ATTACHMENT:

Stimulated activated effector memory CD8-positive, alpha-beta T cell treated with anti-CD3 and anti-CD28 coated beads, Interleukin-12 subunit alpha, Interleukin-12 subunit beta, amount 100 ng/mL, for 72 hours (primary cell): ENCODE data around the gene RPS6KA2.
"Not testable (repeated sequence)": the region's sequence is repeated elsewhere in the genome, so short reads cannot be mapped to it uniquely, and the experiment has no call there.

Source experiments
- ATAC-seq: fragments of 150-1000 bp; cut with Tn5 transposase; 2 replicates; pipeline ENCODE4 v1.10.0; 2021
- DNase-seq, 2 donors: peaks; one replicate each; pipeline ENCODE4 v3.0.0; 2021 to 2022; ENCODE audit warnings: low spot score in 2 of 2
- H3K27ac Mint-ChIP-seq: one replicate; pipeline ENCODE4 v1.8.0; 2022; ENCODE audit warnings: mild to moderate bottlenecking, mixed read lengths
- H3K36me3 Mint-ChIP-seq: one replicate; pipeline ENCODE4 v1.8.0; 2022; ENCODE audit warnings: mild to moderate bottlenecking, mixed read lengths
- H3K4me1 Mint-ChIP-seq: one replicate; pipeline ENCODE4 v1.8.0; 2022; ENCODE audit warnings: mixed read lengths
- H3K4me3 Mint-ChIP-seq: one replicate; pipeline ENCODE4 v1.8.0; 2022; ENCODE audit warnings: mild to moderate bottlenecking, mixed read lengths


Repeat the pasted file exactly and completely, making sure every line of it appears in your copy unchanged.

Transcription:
Stimulated activated effector memory CD8-positive, alpha-beta T cell treated with anti-CD3 and anti-CD28 coated beads, Interleukin-12 subunit alpha, Interleukin-12 subunit beta, amount 100 ng/mL, for 72 hours (primary cell): ENCODE data around the gene RPS6KA2.
"Not testable (repeated sequence)": the region's sequence is repeated elsewhere in the genome, so short reads cannot be mapped to it uniquely, and the experiment has no call there.

Source experiments
- ATAC-seq: fragments of 150-1000 bp; cut with Tn5 transposase; 2 replicates; pipeline ENCODE4 v1.10.0; 2021
- DNase-seq, 2 donors: peaks; one replicate each; pipeline ENCODE4 v3.0.0; 2021 to 2022; ENCODE audit warnings: low spot score in 2 of 2
- H3K27ac Mint-ChIP-seq: one replicate; pipeline ENCODE4 v1.8.0; 2022; ENCODE audit warnings: mild to moderate bottlenecking, mixed read lengths
- H3K36me3 Mint-ChIP-seq: one replicate; pipeline ENCODE4 v1.8.0; 2022; ENCODE audit warnings: mild to moderate bottlenecking, mixed read lengths
- H3K4me1 Mint-ChIP-seq: one replicate; pipeline ENCODE4 v1.8.0; 2022; ENCODE audit warnings: mixed read lengths
- H3K4me3 Mint-ChIP-seq: one replicate; pipeline ENCODE4 v1.8.0; 2022; ENCODE audit warnings: mild to moderate bottlenecking, mixed read lengths